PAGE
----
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Friday, February 28, 2014

Dr. Steven Miles creates leading website on "doctors who torture"

Untitled 2 miles.pngOver 7 years ago, Dr. Miles created an online archive of 60,000 pages of government documents describing the medical system in "War on Terror" prisons, published at the online Human Rights library, hosted by the University of Minnesota. "Those documents were made available by the government through the Freedom of Information Act, but the government did not want the public to be able to analyze them," says Dr. Miles. "My idea was to connect the information for each case such as autopsy reports and death certificates in order to tell the larger story. The documents are useless unless you connect them. As a physician, I can read some of the documents better than historians could. Consider death certificates for example. I can see what is on the document and what is missing." The archive has over 1.5 million visitors- mainly researchers, attorneys who are engaged in prison work, and academics who study the system.

Dr. Steven Miles has a lifelong endeavor to use his medical credentials and expertise to address some of the most challenging human rights issues of our time. He is a Professor of Medicine and Bioethics at the University of Minnesota. He is also on the Board of the Center for Victims of Torture in the United States.
The archive's success prompted Dr. Miles to create his own website doctorswhotorture.com/, which was intended to increase holding doctors accountable, legally and ethically, and to prove that it is possible to hold governments accountable. The website archives countries' records and work on torture and aims to provoke governments to change their policies regarding the use of torture.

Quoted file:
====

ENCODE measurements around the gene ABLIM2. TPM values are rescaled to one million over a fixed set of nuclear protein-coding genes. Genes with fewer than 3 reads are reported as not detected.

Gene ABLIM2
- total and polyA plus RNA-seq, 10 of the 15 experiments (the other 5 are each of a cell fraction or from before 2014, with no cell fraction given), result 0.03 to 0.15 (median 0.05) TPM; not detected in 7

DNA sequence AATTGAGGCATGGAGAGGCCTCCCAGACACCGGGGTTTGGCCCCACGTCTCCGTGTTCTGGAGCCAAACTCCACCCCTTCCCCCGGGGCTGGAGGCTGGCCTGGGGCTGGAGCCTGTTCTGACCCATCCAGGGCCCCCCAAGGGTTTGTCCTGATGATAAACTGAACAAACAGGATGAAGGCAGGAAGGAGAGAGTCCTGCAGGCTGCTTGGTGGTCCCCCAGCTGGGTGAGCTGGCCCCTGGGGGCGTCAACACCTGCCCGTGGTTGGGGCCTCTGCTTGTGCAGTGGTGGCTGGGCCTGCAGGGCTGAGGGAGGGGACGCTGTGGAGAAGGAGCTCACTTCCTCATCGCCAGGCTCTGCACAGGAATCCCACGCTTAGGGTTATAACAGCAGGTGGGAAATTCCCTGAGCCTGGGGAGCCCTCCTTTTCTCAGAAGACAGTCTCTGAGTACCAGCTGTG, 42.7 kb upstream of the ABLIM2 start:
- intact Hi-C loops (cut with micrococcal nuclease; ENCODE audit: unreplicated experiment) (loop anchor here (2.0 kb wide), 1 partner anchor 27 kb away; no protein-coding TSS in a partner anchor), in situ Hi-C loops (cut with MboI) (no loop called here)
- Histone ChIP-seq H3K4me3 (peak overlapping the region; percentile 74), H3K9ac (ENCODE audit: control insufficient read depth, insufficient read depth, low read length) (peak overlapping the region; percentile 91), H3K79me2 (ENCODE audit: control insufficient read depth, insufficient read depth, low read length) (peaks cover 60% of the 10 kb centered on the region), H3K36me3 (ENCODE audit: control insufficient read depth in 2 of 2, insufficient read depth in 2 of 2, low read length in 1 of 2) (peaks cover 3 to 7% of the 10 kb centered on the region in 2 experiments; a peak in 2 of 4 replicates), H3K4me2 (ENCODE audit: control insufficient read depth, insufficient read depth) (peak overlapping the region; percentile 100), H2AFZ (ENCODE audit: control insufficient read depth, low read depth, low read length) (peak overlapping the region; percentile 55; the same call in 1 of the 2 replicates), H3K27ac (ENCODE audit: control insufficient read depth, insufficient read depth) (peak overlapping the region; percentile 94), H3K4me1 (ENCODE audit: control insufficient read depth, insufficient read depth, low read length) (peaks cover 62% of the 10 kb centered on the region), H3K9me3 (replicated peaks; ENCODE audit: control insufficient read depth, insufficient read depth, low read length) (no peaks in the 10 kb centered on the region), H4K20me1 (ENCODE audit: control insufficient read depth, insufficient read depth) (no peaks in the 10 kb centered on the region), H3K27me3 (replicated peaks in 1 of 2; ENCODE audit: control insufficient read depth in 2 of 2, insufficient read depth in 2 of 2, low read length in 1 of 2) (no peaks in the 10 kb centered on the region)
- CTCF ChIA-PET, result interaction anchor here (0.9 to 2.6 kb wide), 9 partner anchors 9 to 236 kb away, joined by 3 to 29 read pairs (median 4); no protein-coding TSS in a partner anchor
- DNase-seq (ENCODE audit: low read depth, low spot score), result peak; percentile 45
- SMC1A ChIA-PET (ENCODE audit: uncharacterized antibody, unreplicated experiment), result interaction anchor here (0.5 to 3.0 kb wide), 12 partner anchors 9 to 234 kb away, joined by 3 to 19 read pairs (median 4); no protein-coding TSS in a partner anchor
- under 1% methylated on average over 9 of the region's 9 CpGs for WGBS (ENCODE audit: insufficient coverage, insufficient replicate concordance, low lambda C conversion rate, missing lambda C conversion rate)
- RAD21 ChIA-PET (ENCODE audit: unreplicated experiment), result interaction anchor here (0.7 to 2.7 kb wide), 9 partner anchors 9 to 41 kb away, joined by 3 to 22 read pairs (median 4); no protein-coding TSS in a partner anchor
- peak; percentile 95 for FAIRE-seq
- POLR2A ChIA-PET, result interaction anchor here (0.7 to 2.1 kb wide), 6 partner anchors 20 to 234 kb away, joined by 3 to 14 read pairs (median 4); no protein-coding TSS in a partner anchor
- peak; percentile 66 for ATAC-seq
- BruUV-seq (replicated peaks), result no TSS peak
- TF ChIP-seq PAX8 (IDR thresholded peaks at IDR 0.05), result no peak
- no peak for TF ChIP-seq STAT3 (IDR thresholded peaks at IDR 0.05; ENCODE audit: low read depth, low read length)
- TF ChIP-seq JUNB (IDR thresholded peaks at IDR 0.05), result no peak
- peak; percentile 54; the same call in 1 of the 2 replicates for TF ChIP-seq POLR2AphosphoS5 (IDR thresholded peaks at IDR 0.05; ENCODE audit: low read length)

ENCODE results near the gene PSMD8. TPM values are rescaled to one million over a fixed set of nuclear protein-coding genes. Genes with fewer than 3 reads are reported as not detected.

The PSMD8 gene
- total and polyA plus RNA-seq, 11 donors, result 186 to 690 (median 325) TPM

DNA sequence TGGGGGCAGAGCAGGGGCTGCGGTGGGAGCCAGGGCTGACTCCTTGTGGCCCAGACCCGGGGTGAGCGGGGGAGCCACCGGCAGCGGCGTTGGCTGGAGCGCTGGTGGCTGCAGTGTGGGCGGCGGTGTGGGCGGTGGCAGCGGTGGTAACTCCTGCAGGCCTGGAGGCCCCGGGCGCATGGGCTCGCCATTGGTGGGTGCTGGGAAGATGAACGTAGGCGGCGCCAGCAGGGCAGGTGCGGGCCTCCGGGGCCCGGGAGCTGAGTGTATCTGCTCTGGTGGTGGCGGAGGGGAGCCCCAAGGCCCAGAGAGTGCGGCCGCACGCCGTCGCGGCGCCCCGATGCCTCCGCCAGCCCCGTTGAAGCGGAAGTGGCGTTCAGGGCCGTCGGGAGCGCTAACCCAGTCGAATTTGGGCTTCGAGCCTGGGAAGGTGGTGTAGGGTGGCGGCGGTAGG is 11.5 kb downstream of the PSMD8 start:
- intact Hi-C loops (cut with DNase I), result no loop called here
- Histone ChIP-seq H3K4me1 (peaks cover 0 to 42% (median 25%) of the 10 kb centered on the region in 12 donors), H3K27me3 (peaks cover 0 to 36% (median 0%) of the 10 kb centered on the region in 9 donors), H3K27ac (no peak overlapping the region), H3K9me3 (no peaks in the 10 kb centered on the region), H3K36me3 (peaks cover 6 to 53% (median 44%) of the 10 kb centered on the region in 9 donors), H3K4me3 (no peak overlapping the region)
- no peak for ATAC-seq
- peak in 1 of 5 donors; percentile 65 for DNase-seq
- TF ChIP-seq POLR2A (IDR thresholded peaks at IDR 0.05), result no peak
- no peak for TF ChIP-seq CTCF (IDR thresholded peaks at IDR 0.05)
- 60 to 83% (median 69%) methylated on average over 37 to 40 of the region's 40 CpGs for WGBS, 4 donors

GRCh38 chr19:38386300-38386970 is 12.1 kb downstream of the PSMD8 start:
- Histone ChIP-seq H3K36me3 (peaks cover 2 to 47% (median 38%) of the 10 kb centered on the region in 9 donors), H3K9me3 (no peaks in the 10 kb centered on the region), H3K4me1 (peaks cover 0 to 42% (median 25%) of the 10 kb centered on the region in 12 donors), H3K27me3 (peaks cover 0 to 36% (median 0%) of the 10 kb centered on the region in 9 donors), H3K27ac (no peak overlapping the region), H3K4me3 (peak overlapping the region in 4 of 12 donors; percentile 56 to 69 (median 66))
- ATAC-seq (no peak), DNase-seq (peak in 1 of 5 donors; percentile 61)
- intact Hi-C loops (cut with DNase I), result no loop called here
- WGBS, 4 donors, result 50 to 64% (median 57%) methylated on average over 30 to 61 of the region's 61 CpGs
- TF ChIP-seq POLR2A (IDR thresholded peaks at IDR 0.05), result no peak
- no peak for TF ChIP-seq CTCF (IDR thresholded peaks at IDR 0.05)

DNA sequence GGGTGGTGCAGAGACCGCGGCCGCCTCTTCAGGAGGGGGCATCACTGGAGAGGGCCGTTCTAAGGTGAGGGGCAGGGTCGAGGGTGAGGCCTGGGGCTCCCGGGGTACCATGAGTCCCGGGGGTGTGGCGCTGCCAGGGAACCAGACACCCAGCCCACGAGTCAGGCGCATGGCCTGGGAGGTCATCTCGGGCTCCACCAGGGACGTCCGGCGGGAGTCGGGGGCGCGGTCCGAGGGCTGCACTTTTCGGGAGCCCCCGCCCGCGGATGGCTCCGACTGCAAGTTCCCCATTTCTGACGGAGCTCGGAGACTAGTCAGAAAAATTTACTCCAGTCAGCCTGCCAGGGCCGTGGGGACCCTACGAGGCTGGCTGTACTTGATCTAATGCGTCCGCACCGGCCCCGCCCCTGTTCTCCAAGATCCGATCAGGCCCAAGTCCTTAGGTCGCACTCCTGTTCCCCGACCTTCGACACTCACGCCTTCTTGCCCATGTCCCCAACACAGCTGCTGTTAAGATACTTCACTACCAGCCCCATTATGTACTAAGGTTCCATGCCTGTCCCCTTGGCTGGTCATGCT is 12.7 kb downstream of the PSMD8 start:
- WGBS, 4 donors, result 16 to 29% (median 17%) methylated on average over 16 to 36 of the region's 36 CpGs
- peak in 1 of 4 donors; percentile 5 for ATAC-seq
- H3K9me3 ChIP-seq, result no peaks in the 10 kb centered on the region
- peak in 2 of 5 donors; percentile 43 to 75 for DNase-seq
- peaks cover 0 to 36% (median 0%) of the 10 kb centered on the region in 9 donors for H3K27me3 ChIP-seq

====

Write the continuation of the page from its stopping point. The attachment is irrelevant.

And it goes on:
The establishment of the website required a lot of time and effort. "Hundreds of websites were searched in different languages, which required translations before documentation," explained Dr. Miles.
The goal of those websites is to "help document, excavate and rewrite the history of the medical complicity with torture. The websites also had an impact on changing the Defense Department's policy and on attorneys who are handling the defense of prisoners. They showed the new way to create an online archive for Human Rights purposes, and are a model on how to do it for other countries like Guatemala, Argentina and many more," said Dr. Miles.
The message Dr. Miles would like to send to the public is that "victims and people who are affected by torture are among us--in our backgrounds, family, schools--but those victims are invisible. The silence surrounding them is negating the need to deal with the impacts of torture on individual and communal levels. Addressing the impacts of torture provides not only a form of treatment to the victims, but also acts as a preventative measure. Thus, in order to prevent torture, societies need to start talking about it because making the topic a taboo doesn't stop it or make it disappear."
Dr. Miles is the author of four books, more than twenty book chapters, and over 200 medical articles on medical ethics, torture, human rights, end-of-life care and other related topics.
Written by Salma Taleb